SECTIONS

State mortgage financier gets nod to raise Sh10.5b

From left: Kenya Mortgage Finance Company (KMRC) Head of Risk and Compliance Florah Muthaura, IFC Business Development Lead for Financial Institutions East Africa Jes Chonzi, KMRC CEO Johnstone Oltetia, IFC Manager for Sub-Saharan Africa Gokhan Kont, KMRC Head of Legal Services Elisha Nyikuli and Head of Credit Geofrey Mwaura during a business meeting to discuss partnership opportunities in the Affordable Housing Programme last year. [File, Standard]

The Kenya Mortgage Refinance Company (KMRC) has received regulatory approval from Capital Markets Authority (CMA) to raise Sh10.5 billion through medium term-debt notes.

The approval was granted the approval yesterday, allowing KMRC to raise the money in several tranches starting with Sh1.4 billion, as it seeks to lift Kenya’s mortgage uptake.

KMRC Chief Executive Johnstone Oltetia said the medium-term note will help the firm build profile as a regular issuer of bonds as it seeks to diversify its source of funding.

“KMRC seeks to build its profile as a regular issuer of bonds in the Kenyan capital market as we work to raise more long-term capital, thereby re-financing more home loans and making them affordable and accessible for Kenyans,” said Oltetia.

This is the debut medium-term note programme for KMRC which started its operations in 2019.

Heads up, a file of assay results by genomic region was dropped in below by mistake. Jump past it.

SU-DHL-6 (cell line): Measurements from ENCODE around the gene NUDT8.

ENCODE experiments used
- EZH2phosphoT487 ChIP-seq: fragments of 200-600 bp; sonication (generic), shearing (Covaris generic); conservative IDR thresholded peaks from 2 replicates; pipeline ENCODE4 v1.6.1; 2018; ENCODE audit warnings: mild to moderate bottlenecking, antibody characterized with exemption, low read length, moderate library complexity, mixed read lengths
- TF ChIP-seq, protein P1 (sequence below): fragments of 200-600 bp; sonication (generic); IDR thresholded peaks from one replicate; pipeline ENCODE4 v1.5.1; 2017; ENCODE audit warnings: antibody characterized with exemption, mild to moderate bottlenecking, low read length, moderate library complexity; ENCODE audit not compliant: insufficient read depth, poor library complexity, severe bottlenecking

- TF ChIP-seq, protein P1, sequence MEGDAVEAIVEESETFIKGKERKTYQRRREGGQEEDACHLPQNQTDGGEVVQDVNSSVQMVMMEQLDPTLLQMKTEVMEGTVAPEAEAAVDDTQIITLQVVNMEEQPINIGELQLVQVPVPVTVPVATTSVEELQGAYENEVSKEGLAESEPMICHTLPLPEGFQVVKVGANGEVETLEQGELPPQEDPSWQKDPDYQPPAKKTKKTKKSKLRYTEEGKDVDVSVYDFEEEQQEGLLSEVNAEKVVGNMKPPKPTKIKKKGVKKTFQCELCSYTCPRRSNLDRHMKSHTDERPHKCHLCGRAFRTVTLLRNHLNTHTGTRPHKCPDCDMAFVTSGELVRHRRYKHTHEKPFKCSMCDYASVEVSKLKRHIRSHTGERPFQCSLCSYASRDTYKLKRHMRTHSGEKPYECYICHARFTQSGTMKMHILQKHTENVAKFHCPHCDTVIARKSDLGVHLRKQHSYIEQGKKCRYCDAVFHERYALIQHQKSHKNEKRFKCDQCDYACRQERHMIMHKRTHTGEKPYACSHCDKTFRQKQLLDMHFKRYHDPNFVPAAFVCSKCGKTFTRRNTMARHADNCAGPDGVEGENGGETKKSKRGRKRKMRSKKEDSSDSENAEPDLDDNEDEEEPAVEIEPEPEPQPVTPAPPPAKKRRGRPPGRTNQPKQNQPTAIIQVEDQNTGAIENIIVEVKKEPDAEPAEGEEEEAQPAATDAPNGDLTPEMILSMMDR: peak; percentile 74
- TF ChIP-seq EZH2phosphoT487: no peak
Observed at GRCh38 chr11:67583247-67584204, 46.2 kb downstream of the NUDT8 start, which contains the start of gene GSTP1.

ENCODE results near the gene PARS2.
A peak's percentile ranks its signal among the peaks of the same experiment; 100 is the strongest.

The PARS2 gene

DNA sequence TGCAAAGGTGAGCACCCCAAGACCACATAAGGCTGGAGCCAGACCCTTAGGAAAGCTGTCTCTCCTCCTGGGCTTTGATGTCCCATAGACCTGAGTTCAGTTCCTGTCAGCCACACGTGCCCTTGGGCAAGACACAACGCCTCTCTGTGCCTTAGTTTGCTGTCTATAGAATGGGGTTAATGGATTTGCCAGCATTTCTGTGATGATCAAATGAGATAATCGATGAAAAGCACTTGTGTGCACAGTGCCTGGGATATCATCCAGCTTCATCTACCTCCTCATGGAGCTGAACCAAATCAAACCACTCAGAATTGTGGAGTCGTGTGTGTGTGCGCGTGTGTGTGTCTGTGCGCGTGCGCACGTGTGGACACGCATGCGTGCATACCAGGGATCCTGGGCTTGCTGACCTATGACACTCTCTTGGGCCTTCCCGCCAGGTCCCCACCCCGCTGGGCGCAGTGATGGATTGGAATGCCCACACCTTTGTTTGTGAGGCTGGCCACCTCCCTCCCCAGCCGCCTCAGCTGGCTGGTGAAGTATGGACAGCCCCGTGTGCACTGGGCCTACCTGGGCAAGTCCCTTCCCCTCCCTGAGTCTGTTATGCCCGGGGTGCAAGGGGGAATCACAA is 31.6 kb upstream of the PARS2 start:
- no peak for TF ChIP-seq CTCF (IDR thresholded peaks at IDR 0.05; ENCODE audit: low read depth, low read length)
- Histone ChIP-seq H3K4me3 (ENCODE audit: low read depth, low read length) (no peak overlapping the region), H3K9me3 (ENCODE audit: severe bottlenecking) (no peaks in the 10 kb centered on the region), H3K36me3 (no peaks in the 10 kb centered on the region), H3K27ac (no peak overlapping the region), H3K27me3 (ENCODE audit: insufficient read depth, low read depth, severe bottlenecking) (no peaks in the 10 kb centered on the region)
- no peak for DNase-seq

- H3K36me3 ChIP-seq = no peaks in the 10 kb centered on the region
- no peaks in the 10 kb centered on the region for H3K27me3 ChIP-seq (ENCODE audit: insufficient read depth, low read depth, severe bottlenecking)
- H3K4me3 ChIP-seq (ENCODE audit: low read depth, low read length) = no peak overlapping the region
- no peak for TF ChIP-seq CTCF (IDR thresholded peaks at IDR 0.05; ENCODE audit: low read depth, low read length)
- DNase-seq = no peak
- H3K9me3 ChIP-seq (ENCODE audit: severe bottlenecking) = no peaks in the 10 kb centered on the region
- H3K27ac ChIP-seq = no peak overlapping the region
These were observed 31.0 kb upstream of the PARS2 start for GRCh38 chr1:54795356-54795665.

It has been relying on concessional loans from the World Bank, African Development Bank and continental Development Finance Institution to fund its operations.

Commercial banks

KMRC is expected to lift the uptake of domestic residential mortgages by offering long-term loans to primary mortgage lenders including commercial banks, microfinance banks and savings and credit co-operatives.

Central Bank of Kenya (CBK) data showed the value of mortgage loans outstanding was Sh232.7 billion in December 2020.

This compares to Sh237.7 billion in the previous year, cut by repayments and lower new loans in the Covid-19 environment.

Banks that are participating in KMRC and are also shareholders in the company include KCB, Cooperative Bank, Diamond Trust Bank, Housing Finance Group, NCBA Bank, Absa Bank Kenya, Stanbic Bank Kenya and Credit Bank.

Kenya Women Microfinance Bank is the sole microfinance institution while Saccos include Kenya Police Sacco, Mwalimu National Sacco, Safaricom Sacco, Ukulima, Bingwa, Imarisha, Unaitas, Imarika, Tower, Stima and Harambee.

Asset maturity

KMRC hopes to resolve the current asset maturity mismatch that has largely contributed to the high-interest rates on home loans in Kenya.

The company will be raising long-term funds and then on-lending to participating financial institutions.

The participating financial institutions are expected to match the maturities of the long-term credit from KMRC, with the home loans they offer to borrowers, resulting in lower interest rates and driving up uptake.

The bond issue follows KMRC’s receipt of an issuer rating of AA- from GCR, a rating agency, in August last year.

CBK in July last year also lowered the capital required by banks to back mortgages, effectively giving them additional money for lending towards home-ownership.

The regulator had prior to that required banks to maintain capital that is at least half the value of the mortgage book but cut this to 35 per cent.